He has kept among us, in times of peace, Standing Armies without the consent of our legislatures.

He has affected to render the Military independent of and superior to the Civil power.

He has combined with others to subject us to a jurisdiction foreign to our constitution and unacknowledged by our laws; giving his Assent to their Acts of pretended Legislation:

For Quartering large bodies of armed troops among us:

For protecting them, by a mock Trial, from punishment for any Murders which they should commit on the Inhabitants of these States:

For cutting off our Trade with all parts of the world:

For imposing Taxes on us without our Consent:

For depriving us, in many cases, of the benefits of Trial by Jury:

For transporting us beyond Seas to be tried for pretended offences:

This next part is what Ben had me put in.

For abolishing the free System of English Laws in a neighbouring Province, establishing therein an Arbitrary government, and enlarging its Boundaries so as to render it at once an example and fit instrument for introducing the same absolute rule into these Colonies:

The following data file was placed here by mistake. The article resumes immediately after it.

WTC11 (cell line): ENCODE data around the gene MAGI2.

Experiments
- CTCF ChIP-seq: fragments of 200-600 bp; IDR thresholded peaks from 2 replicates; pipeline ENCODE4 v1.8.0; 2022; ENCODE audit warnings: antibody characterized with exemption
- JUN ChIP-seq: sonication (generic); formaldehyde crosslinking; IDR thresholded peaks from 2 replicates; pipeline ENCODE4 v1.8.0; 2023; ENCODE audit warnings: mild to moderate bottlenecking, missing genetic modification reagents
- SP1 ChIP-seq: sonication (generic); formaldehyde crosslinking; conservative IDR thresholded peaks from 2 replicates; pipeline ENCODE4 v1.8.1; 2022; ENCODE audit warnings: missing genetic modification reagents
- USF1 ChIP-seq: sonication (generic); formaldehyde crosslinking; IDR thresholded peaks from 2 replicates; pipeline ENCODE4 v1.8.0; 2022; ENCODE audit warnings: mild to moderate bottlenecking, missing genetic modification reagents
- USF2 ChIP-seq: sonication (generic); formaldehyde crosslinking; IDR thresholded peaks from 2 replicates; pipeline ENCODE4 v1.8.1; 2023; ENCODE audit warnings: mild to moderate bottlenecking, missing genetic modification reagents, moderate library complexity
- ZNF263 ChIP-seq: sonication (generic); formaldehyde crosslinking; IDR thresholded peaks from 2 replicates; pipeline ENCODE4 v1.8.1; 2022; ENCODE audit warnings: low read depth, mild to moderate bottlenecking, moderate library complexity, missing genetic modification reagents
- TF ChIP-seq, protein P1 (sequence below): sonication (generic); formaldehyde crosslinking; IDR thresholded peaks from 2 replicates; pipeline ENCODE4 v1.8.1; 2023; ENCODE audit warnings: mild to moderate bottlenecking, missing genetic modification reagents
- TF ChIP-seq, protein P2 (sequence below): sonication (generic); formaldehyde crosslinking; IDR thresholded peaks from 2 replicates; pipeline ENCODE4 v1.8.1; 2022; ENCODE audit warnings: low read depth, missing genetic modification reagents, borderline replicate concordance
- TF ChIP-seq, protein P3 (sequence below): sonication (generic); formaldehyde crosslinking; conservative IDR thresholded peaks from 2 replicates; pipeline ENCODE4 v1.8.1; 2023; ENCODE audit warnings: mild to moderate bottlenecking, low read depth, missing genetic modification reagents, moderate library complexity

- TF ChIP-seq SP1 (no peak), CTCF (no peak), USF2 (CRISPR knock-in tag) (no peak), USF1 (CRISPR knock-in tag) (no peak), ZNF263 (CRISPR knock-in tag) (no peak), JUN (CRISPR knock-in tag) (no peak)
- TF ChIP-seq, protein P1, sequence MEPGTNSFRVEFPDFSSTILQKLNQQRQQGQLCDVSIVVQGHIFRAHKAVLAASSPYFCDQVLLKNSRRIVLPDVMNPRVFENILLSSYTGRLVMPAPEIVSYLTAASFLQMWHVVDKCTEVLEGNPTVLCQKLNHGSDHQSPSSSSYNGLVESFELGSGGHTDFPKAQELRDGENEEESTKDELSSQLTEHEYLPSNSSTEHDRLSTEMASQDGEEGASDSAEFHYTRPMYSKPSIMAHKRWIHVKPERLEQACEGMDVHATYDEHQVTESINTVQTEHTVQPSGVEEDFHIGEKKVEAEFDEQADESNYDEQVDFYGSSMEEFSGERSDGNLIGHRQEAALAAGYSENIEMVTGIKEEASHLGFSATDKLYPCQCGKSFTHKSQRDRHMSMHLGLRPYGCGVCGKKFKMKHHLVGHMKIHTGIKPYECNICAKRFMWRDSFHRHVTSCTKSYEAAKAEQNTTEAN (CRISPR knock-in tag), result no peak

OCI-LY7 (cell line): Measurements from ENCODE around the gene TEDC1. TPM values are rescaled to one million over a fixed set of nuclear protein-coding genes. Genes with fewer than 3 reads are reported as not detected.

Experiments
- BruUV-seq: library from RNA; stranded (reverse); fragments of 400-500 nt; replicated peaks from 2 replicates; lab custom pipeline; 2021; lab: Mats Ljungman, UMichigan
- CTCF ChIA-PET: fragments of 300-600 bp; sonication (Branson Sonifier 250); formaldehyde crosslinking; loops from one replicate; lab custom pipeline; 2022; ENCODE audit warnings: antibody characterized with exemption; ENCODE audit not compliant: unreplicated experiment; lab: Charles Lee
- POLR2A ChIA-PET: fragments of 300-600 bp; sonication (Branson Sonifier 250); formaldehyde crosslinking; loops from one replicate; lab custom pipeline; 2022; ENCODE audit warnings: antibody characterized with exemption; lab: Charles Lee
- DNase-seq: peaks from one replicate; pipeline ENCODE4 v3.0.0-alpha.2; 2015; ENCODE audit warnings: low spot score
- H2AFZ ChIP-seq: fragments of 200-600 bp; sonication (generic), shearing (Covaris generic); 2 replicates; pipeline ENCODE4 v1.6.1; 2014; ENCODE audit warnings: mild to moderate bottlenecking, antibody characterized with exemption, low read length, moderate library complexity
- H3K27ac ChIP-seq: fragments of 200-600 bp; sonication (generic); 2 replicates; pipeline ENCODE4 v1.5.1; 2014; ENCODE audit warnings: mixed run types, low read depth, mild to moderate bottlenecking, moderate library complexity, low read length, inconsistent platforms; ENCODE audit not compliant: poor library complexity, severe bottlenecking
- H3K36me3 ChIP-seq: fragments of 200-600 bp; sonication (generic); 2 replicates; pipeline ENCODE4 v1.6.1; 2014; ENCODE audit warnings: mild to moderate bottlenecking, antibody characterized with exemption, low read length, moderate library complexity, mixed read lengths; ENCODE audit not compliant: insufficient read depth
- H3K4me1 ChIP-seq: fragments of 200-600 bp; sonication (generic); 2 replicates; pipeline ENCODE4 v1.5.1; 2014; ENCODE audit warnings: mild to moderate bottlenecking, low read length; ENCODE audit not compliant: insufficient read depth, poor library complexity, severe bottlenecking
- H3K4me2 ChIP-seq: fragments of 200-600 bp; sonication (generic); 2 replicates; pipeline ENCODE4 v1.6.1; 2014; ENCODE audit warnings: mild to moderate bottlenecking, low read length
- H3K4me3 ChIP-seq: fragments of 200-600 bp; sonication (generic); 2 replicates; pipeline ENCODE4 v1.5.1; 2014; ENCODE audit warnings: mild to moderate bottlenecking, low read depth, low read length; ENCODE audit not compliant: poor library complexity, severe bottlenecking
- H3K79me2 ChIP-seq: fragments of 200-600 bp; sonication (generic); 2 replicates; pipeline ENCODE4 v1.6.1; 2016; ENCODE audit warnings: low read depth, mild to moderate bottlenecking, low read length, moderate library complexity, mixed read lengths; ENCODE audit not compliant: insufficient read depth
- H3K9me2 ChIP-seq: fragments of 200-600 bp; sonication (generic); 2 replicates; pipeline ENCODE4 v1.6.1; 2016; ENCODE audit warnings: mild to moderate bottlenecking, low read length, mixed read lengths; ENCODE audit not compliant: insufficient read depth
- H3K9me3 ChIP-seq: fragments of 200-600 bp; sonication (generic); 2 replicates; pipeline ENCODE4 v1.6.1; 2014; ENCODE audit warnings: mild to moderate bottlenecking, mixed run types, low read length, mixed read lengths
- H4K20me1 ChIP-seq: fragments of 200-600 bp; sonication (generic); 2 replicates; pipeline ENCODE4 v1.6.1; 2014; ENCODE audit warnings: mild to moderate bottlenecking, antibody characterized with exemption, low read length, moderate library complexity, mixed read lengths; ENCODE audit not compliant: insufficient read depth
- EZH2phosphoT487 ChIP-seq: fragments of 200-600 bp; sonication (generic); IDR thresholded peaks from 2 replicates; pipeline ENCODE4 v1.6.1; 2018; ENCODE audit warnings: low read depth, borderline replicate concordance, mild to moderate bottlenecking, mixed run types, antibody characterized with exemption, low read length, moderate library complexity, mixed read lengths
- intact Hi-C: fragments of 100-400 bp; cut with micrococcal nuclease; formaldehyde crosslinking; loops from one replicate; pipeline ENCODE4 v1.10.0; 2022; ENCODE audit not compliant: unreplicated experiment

I was trying to use direct statements to get the American people in a outrage by presenting the King as human. It was very simply, American vs King George.

And then Ben Franklin decides that his study guide has to be put in the middle of this build up with his teasing allusion to Canada. It takes your attention away from King George III by blunting the effect I was trying for. I feel that if Ben had left it alone then it would have gotten several other countries to rebel. I wanted to get Latin America and Canada to also declare their independence.

The effect of adding this Canadian experience is similar to this: You're making love with your girlfriend and your uncle Ben, who you told previously about your new girlfriend, walks into the room unannounced and asks you where you and your girlfriend are planning to go for your honeymoon

He had me write his 'study guide' in the bottom margin of the second page as you can see. This is the original rough draft which is in the Library of Congress Next time I won't leave Ben any margins to put his 'study guide' into.

He ruined the effect.

After 240 years of reflecting on this (I don't hold a grudge for very long do I?) I have come to realize that probably the declaration would have inflamed a lot more people to rebel if Ben had not added this part. The problem was it would have most likely been the Irish that rebelled. Then when the English had finished ruthlessly putting them back in their place they would have sailed to America with about 3 times the army that they brought across during our revolution and done the same thing to us. After all this time I guess I have to admit that Ben probably knew or at least sensed the right thing to do better than I did.